News / Sustain

Are we heading for a Market Garden Renaissance? Insights from the Oxford Real Farming Conference

As the Fringe Farming project starts to reflect on its two years, a room full of peri-urban market gardeners and supporters gathered at the Oxford Real Farming Conference. New connections were made and inspiring ideas were thrown, which gave optimism for agroecological local food infrastructure to link the rural and the urban for many years to come.

Fringe Farming breakout group at the ORFC. Credit: Aryo Feldman

Fringe Farming breakout group at the ORFC. Credit: Aryo Feldman

The Fringe Farming project aims to grow the movement for agroecological food production at city peripheries. In its session at the Oxford Real Farming Conference, links were highlighted between the wonderful work happening on the ground to policy development.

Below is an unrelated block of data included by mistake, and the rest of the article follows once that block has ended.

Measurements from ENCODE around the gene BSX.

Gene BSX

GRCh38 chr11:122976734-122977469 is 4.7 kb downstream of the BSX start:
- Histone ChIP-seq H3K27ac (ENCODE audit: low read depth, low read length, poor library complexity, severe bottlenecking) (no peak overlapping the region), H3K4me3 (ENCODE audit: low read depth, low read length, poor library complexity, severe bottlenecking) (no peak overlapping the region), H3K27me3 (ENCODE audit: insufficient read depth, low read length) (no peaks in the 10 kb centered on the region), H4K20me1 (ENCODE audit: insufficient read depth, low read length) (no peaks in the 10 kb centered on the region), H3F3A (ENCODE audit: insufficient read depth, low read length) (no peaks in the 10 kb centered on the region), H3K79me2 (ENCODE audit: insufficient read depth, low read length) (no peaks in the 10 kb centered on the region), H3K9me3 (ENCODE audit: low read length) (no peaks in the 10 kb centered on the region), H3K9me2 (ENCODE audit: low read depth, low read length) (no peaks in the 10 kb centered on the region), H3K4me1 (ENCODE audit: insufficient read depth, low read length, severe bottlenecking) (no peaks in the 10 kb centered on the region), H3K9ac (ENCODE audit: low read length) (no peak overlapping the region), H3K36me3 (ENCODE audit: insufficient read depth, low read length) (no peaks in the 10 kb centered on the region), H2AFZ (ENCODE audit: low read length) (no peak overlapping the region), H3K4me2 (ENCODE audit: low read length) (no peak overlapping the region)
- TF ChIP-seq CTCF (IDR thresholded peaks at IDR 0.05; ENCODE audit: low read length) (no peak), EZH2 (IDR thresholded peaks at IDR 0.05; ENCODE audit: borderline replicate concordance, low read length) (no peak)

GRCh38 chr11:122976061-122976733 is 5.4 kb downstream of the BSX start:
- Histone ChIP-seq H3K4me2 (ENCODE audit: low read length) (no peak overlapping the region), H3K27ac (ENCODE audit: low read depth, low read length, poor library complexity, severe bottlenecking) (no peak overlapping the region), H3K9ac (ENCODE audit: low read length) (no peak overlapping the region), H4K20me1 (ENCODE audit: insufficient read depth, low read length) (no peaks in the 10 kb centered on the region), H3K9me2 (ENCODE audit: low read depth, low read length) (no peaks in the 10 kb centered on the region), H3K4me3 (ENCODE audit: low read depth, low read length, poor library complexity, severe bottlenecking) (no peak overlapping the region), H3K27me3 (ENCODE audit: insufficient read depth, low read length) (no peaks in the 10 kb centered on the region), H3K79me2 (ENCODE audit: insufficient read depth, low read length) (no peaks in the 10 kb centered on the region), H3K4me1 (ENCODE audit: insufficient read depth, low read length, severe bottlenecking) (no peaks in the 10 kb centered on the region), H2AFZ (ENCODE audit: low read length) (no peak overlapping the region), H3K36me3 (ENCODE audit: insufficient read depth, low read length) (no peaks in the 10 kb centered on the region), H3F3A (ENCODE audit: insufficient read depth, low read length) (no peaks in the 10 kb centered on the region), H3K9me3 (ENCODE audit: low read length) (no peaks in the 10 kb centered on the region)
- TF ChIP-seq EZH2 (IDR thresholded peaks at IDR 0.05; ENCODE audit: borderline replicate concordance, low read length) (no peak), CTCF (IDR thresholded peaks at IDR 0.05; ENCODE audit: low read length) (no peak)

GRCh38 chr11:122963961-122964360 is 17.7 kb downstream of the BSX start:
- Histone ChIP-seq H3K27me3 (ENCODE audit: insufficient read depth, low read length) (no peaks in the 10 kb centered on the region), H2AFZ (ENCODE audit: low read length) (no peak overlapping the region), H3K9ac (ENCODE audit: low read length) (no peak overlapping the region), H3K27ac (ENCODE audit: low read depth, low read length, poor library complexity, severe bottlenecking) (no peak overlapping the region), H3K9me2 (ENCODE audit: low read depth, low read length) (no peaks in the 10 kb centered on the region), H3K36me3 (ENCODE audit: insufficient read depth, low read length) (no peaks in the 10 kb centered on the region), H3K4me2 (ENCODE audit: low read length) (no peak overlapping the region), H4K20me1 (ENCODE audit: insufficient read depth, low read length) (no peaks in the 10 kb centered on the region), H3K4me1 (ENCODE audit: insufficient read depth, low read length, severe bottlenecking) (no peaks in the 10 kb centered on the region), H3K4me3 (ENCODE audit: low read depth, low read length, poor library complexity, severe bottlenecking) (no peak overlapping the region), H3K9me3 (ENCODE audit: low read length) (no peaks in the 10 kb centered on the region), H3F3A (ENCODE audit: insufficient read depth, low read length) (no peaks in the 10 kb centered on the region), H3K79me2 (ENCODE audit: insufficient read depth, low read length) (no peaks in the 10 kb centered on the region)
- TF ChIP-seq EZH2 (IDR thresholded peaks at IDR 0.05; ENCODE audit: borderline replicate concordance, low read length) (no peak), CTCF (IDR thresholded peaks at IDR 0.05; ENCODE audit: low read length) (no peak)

The Fringe Farming lead, Aryo Feldman, reflected on two years of the project, making special mention of how the project was partner led at the local level. The project’s Glasgow partner, Abi Mordin (wearing her Glasgow Community Food Network hat), illustrated this by sharing how local food infrastructure is being developed in and around the city in policy and practice, as well as the lessons learned in advocating for the importance of local markets. Then there was an opportunity to showcase what's happening - creating a map full of post-its of peri-urban food projects participants knew about and others wanting peri-urban food projects and covering the whole UK. Truly exciting to see so much going on.